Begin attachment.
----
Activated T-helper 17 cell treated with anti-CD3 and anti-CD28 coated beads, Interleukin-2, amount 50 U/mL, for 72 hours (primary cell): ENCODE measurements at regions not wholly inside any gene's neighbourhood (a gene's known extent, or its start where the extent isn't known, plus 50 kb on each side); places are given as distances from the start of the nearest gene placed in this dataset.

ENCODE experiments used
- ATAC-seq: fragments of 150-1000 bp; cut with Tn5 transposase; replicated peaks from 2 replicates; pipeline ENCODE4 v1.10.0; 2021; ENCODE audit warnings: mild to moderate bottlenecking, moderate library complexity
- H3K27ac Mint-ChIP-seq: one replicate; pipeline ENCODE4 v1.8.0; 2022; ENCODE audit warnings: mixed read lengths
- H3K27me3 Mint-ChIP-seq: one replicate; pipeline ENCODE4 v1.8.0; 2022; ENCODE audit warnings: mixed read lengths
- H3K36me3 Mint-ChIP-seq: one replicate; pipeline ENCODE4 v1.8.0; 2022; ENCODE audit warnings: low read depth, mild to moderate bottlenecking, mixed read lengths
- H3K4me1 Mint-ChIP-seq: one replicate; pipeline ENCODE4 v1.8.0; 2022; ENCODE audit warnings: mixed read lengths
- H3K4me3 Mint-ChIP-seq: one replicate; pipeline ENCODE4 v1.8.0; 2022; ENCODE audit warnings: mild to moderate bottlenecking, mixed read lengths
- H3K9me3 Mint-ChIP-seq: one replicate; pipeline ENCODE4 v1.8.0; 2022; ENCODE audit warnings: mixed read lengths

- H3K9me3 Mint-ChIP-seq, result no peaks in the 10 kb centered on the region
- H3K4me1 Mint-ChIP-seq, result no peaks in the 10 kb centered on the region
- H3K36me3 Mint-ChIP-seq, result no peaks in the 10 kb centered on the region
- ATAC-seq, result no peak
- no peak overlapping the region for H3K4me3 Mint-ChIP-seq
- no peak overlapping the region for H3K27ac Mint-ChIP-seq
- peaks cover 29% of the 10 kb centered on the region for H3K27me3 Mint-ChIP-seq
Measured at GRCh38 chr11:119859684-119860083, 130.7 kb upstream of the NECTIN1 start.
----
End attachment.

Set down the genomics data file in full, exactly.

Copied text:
Activated T-helper 17 cell treated with anti-CD3 and anti-CD28 coated beads, Interleukin-2, amount 50 U/mL, for 72 hours (primary cell): ENCODE measurements at regions not wholly inside any gene's neighbourhood (a gene's known extent, or its start where the extent isn't known, plus 50 kb on each side); places are given as distances from the start of the nearest gene placed in this dataset.

ENCODE experiments used
- ATAC-seq: fragments of 150-1000 bp; cut with Tn5 transposase; replicated peaks from 2 replicates; pipeline ENCODE4 v1.10.0; 2021; ENCODE audit warnings: mild to moderate bottlenecking, moderate library complexity
- H3K27ac Mint-ChIP-seq: one replicate; pipeline ENCODE4 v1.8.0; 2022; ENCODE audit warnings: mixed read lengths
- H3K27me3 Mint-ChIP-seq: one replicate; pipeline ENCODE4 v1.8.0; 2022; ENCODE audit warnings: mixed read lengths
- H3K36me3 Mint-ChIP-seq: one replicate; pipeline ENCODE4 v1.8.0; 2022; ENCODE audit warnings: low read depth, mild to moderate bottlenecking, mixed read lengths
- H3K4me1 Mint-ChIP-seq: one replicate; pipeline ENCODE4 v1.8.0; 2022; ENCODE audit warnings: mixed read lengths
- H3K4me3 Mint-ChIP-seq: one replicate; pipeline ENCODE4 v1.8.0; 2022; ENCODE audit warnings: mild to moderate bottlenecking, mixed read lengths
- H3K9me3 Mint-ChIP-seq: one replicate; pipeline ENCODE4 v1.8.0; 2022; ENCODE audit warnings: mixed read lengths

- H3K9me3 Mint-ChIP-seq, result no peaks in the 10 kb centered on the region
- H3K4me1 Mint-ChIP-seq, result no peaks in the 10 kb centered on the region
- H3K36me3 Mint-ChIP-seq, result no peaks in the 10 kb centered on the region
- ATAC-seq, result no peak
- no peak overlapping the region for H3K4me3 Mint-ChIP-seq
- no peak overlapping the region for H3K27ac Mint-ChIP-seq
- peaks cover 29% of the 10 kb centered on the region for H3K27me3 Mint-ChIP-seq
Measured at GRCh38 chr11:119859684-119860083, 130.7 kb upstream of the NECTIN1 start.